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‘State of Housing in Black America’ Report Released in Birmingham

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From left: Ed Harris of NAREB membership committee; LaTonya Butler, NAREB Membership Chair talk with Nick Walton, Build Up Bham, about becoming a member of NAREB. (Marika N. Johnson, For The Birmingham Times)

Keisa Sharpe-Jefferson

The Birmingham Times

Looking back when she and her husband bought their home in Adamsville AL, 17 years ago, Tambra Clark now calls it a bum investment.

“When we went to apply for a mortgage, the number they gave us, we just took it and ran,” said Clark. “We didn’t do our research. It was a big mistake. Over the years, we ended up becoming upside down on our equity.”

Clark was among more than 1,000 attendees that included community leaders, realtors and residents, for the Building Black Wealth Summit (BBWS) at New Rising Star Baptist Church, or The Star, on Saturday where the church’s pastor, Thomas Beavers, inspired with one simple statement: “Knowledge is power, so get you some knowledge.”

That’s what the Clark’s were doing to avoid the real estate mistakes of the past.

Clark, 41, is Joliet, Illinois native who came to Birmingham to attend Miles College in 2002. She graduated in 2006 with a bachelor’s degree in early childhood elementary education and works as a library media specialist at Southampton K-8.

And even though Clark, her husband and four children still stay at that Adamsville home, she attended the wealth summit to “gain knowledge and see what resources are out there, especially for homebuying and grants” in order to have a better experience in purchasing their next home.

Birmingham is the second stop as part of the National Association of Real Estate Brokers’ (NAREB) 100-city wealth summit tour with the Birmingham Realtist Association serving as its local host chapter.

On Thursday, NAREB released its annual State of Housing in Black America (SHIBA) report, which showed, despite record low unemployment for African Americans, that the community still faces significant hurdles including inadequate supply of homes, discriminatory practices, and economic disparities.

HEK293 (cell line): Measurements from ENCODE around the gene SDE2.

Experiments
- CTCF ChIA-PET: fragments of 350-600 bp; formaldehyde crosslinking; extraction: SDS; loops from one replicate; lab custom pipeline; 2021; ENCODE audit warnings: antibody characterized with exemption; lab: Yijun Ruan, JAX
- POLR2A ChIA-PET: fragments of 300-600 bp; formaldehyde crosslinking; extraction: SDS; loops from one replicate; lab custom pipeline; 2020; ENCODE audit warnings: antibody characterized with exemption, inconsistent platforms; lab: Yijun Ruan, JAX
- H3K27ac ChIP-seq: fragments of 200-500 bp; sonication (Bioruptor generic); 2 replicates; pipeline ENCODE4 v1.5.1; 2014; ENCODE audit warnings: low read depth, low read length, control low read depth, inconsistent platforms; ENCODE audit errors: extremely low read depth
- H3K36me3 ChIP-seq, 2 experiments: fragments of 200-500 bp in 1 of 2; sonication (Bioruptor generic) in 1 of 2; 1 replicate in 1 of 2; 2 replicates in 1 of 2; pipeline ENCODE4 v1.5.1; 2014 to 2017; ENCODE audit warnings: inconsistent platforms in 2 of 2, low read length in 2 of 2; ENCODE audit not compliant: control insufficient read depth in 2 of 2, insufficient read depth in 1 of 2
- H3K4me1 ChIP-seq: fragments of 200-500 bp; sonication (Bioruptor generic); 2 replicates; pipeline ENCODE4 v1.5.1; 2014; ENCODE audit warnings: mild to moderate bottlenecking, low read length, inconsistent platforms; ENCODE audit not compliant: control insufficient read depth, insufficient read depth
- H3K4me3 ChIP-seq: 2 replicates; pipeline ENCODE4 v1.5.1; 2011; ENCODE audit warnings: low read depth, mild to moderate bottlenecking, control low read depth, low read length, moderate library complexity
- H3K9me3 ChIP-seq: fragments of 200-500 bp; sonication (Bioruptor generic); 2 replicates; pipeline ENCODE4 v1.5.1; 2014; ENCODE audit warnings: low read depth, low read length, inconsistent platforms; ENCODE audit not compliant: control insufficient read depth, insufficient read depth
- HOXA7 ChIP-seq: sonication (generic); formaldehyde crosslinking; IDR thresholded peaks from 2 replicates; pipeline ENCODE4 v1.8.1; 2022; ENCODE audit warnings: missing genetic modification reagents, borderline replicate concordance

At the summit on Saturday, Clark was joined by individuals like Johnny and Kenesia Garth, members of The Star, who attended the summit to get information on “getting our credit together and being first-time homeowners.”

They have five children and a grandson in their blended family.

NAREB Realtist, Shay Mitchell, speaks with attendee Brenda Holder about homeownership. (Marika N. Johnson, For The Birmingham Times)

Johnny, 52, said his interest also involved property he inherited. Like his mother passed her Birmingham home on to him – which is where they currently live – he wants to do the same with his eldest son.

“My mom left me a house when she passed in January (of this year), but she left owing money on it,” he said. “So we’re also here today to see how we can get that situation taken care of, too.”

In addition to speaking one-on-one with counselors, and getting an opportunity to get a first-hand look at their own credit scores, attendees could also attend various workshops including “Black Men Buy Houses, Too” and “What to do with Grandma’s House.”

Attendees included Ronnie Devoe of the group New Edition, as the celebrity ambassador for the summit, addressed the audience before they dispersed for workshops.

Devoe admitted his family “didn’t have any discussions on buying a home when he was growing up,” but shared he learned about the power of real estate quickly when he doubled his investment on the first home he purchased for his mom in California to $400,000 from $200,000.

Bernard Buggs, a Birmingham entrepreneur and member of The Star spoke to the importance of the event in an interview.

“Building Black wealth helps our culture as Black people. It gives a head start for future generations to continue building,” he said. “The summit is absolutely important to acquire the knowledge of homeownership, the people involved and resources to make it happen.”

For more information on NAREB, visit https://www.nareb.com.